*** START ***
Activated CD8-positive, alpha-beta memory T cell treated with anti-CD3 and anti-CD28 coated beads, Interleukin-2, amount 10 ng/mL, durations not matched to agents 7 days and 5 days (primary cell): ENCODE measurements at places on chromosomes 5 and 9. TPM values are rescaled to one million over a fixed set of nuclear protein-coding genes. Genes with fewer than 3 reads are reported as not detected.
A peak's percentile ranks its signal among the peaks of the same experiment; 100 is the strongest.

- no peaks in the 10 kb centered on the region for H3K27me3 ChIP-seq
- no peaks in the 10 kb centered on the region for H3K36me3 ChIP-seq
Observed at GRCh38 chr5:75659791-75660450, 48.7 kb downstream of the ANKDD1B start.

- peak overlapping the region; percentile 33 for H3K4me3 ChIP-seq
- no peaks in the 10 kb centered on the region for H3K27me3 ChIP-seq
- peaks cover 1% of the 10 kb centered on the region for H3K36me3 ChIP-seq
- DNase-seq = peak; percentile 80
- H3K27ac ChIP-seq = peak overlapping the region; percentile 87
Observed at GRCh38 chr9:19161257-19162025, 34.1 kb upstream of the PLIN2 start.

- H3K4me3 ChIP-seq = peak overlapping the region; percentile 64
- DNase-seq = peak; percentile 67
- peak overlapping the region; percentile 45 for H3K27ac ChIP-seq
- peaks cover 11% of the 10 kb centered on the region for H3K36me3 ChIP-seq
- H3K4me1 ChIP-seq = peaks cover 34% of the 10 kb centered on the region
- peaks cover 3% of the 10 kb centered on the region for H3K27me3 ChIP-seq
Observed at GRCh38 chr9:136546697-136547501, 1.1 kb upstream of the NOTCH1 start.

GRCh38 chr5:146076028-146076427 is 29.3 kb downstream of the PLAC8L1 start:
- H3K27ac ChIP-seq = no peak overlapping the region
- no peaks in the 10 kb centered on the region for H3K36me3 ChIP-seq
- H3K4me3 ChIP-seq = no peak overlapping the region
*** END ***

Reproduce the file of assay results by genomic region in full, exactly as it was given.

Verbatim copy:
Activated CD8-positive, alpha-beta memory T cell treated with anti-CD3 and anti-CD28 coated beads, Interleukin-2, amount 10 ng/mL, durations not matched to agents 7 days and 5 days (primary cell): ENCODE measurements at places on chromosomes 5 and 9. TPM values are rescaled to one million over a fixed set of nuclear protein-coding genes. Genes with fewer than 3 reads are reported as not detected.
A peak's percentile ranks its signal among the peaks of the same experiment; 100 is the strongest.

- no peaks in the 10 kb centered on the region for H3K27me3 ChIP-seq
- no peaks in the 10 kb centered on the region for H3K36me3 ChIP-seq
Observed at GRCh38 chr5:75659791-75660450, 48.7 kb downstream of the ANKDD1B start.

- peak overlapping the region; percentile 33 for H3K4me3 ChIP-seq
- no peaks in the 10 kb centered on the region for H3K27me3 ChIP-seq
- peaks cover 1% of the 10 kb centered on the region for H3K36me3 ChIP-seq
- DNase-seq = peak; percentile 80
- H3K27ac ChIP-seq = peak overlapping the region; percentile 87
Observed at GRCh38 chr9:19161257-19162025, 34.1 kb upstream of the PLIN2 start.

- H3K4me3 ChIP-seq = peak overlapping the region; percentile 64
- DNase-seq = peak; percentile 67
- peak overlapping the region; percentile 45 for H3K27ac ChIP-seq
- peaks cover 11% of the 10 kb centered on the region for H3K36me3 ChIP-seq
- H3K4me1 ChIP-seq = peaks cover 34% of the 10 kb centered on the region
- peaks cover 3% of the 10 kb centered on the region for H3K27me3 ChIP-seq
Observed at GRCh38 chr9:136546697-136547501, 1.1 kb upstream of the NOTCH1 start.

GRCh38 chr5:146076028-146076427 is 29.3 kb downstream of the PLAC8L1 start:
- H3K27ac ChIP-seq = no peak overlapping the region
- no peaks in the 10 kb centered on the region for H3K36me3 ChIP-seq
- H3K4me3 ChIP-seq = no peak overlapping the region